Chapter for Edited Collection: Death in Supernatural

Update: Manuscript has been sent to the publisher! Since this is the first project I was involved with I am really excited to see it come to fruition.

The original abstract:

Wheelin’ and Dealing: Crossroads Mythology and Soul Debt in Supernatural

Keywords: Death, crossroads, Dean Winchester, soul debt, eternity, salvation.

The consequences which actions undertaken in mortal life have upon the soul in eternity are paramount in Supernatural. For members on the Family Winchester particularly, the soul is the most valuable asset with which an individual can trade. Despite the fact that soul transactions invariably end in premature death and damnation, the contemplation of an eternity in Hell seems a small sacrifice when one is confronted with problems in the here and now. Perhaps this response is the result of a misunderstanding of Hell and of what it means to die. Then again, such a cavalier attitude might simply spring from underestimating the importance and fragility of the soul to begin with. Conversely, it may just be old fashioned arrogance that enables one to barter in a currency with which they have so little comprehension. In any case, relationships between soul debt and death are not only essential to the way that the characters of Supernatural interact with each other and their world; but form the underpinning themes within the series.

This chapter will explore the changing attitude of Dean Winchester in relation to the act of soul selling and soul debt. It will consider how the experience of selling his soul and going to Hell changes Dean; and how his interactions with Death open up a deeper discussion on the soul. Specifically, Dean’s relationship with Death questions whether, once damned, the soul can be redeemed and, if so, at what price. The analysis will be framed by consideration of the historical and cultural grounding around the act of deal making, with particular attention given to the symbolism of crossroads summoning to Southern history and culture. Considering that, in folklore belief, deal making is rarely beneficial to the mortal party; the human motivations which are seen to necessitate it will be examined closely. Within the context of Supernatural, this is framed by a consideration of how, upon realizing that death is not an end but a transition, Dean transforms his understanding of death and the role it plays in fate and destiny. In addition, it will examine how experiences in Hell and interactions with Reapers, influence Dean’s stance in relation to the repatriation of Sam’s soul from The Cage and his attitude about the possibility of his own salvation.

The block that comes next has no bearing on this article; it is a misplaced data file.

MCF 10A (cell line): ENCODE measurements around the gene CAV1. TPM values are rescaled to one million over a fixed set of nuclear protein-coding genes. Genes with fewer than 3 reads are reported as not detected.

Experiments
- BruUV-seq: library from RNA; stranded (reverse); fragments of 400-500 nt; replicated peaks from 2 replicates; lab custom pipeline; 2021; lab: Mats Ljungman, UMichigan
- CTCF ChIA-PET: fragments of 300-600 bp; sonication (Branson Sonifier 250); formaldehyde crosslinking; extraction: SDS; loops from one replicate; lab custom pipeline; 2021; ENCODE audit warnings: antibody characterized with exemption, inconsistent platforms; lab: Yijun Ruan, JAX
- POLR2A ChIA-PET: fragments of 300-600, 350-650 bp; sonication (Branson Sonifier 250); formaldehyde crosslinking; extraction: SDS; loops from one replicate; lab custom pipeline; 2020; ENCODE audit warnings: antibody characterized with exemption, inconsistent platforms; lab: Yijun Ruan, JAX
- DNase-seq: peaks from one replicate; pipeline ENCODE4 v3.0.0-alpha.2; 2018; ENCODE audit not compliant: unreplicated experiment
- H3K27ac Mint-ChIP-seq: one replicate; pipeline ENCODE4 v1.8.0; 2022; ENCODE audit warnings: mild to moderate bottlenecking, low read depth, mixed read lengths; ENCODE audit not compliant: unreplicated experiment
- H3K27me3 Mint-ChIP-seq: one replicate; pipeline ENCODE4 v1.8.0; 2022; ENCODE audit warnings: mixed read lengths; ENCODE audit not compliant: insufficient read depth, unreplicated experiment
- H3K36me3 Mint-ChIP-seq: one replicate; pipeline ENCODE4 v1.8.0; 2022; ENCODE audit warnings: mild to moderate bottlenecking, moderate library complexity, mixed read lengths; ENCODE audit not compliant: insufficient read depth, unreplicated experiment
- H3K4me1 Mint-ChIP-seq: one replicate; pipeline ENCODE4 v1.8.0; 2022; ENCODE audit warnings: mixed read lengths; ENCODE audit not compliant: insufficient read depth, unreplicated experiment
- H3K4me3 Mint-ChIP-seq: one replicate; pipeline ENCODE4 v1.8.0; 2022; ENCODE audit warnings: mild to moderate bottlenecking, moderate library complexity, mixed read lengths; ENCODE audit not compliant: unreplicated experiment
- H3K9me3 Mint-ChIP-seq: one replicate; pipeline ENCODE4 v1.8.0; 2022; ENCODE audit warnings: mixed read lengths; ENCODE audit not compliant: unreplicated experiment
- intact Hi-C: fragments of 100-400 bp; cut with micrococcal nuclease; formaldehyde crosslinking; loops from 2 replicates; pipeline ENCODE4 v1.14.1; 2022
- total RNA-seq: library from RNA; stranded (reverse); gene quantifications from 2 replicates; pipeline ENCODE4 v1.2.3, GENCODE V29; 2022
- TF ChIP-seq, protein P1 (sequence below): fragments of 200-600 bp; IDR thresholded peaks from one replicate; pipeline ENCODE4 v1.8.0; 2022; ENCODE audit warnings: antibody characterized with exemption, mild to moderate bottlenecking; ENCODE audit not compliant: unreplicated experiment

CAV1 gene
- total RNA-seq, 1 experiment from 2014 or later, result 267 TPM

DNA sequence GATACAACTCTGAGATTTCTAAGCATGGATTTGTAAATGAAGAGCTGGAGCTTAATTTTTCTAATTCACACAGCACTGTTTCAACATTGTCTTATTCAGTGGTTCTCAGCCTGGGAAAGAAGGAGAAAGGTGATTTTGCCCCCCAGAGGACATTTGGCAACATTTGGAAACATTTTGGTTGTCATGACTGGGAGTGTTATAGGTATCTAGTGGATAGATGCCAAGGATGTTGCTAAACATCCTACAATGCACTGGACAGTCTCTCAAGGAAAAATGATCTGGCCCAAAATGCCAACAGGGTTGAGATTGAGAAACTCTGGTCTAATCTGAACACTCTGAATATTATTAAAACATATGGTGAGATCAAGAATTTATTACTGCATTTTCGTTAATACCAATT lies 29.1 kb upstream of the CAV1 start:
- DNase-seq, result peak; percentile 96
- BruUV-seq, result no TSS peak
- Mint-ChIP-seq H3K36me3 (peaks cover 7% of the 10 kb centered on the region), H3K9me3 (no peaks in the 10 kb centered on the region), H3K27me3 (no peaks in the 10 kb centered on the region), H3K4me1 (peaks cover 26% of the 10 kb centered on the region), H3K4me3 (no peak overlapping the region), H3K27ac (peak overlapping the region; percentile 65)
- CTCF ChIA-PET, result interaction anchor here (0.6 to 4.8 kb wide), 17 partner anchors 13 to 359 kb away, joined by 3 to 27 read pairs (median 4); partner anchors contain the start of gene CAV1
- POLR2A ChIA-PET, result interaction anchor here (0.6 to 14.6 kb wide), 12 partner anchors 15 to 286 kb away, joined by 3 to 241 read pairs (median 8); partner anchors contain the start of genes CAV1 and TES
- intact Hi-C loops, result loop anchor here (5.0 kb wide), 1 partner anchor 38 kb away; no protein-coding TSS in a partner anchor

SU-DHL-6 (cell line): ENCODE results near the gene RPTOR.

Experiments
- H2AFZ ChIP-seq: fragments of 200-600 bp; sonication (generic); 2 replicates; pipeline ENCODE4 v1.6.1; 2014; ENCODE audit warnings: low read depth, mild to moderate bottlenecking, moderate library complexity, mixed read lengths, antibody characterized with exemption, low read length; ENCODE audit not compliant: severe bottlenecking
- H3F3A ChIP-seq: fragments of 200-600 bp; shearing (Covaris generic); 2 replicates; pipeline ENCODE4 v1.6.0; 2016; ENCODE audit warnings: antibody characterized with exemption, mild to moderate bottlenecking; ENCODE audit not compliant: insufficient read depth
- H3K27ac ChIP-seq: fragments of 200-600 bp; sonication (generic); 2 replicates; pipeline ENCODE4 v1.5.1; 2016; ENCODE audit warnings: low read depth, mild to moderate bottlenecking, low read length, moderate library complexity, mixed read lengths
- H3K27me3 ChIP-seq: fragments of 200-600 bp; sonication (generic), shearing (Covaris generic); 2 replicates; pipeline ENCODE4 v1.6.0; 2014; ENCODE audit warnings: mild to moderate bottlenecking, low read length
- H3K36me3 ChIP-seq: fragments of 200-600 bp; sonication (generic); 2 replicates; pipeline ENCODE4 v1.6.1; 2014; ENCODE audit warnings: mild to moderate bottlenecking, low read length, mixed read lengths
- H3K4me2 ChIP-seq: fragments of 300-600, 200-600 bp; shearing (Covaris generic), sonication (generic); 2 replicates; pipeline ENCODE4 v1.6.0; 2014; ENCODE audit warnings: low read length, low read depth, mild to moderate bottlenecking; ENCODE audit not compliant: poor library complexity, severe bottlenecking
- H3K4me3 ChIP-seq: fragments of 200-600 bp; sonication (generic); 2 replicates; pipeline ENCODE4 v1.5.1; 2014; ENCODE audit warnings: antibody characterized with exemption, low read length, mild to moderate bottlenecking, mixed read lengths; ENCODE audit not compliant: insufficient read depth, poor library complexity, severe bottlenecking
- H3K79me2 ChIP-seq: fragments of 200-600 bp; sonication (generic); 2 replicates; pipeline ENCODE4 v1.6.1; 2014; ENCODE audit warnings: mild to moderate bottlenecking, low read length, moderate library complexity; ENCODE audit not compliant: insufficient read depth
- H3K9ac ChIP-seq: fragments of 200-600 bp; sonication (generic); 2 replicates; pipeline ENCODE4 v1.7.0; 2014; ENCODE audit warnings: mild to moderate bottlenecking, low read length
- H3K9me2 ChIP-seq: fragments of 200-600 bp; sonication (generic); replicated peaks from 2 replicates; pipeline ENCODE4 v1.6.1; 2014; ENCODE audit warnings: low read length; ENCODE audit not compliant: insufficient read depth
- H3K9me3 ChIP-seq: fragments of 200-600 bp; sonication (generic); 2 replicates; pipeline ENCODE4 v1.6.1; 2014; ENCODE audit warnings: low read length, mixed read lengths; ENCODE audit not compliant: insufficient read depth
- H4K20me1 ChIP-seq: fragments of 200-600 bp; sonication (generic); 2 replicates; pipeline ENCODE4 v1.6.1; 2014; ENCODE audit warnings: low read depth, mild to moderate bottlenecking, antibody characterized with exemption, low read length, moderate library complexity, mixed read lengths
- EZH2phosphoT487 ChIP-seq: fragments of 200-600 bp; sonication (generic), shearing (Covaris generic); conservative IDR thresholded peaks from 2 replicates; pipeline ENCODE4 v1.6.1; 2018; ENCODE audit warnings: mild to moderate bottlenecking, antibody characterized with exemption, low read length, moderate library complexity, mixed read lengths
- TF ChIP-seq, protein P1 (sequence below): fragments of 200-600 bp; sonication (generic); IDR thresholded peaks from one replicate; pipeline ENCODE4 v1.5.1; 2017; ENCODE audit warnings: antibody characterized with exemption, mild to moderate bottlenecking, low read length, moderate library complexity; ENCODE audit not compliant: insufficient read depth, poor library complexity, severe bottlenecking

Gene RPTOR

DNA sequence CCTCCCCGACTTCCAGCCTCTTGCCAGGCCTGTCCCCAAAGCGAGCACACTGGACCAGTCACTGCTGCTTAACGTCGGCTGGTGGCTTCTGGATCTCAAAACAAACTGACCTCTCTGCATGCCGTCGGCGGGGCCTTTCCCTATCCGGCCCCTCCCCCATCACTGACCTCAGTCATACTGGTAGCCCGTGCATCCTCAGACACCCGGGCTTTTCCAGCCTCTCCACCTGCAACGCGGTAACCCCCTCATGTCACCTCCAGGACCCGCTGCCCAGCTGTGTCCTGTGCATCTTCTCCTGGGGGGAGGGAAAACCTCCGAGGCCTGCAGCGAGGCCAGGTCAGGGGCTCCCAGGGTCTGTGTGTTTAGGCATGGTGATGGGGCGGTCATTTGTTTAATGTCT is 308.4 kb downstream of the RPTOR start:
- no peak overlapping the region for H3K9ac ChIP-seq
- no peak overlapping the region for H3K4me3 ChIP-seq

Dean Winchester has been chosen as a focal point because he begins his journey in staunch opposition to the act of deal making; being resentful of the deal which John makes in order to save him, before succumbing to a deal himself, in order to save Sam. The story arc, in seasons three and four, in which Dean’s deal must be paid, presents not only a dramatic shift in his attitude about death and dying, but also his concept of Hell and the true cost associated with soul debt. Discussion on later seasons will consider the renewed importance which Dean places on soul value, as well as his understanding of fate and eternity within the universe of Supernatural, which is largely developed from his relationship with Death and on-going dedication to Sam.

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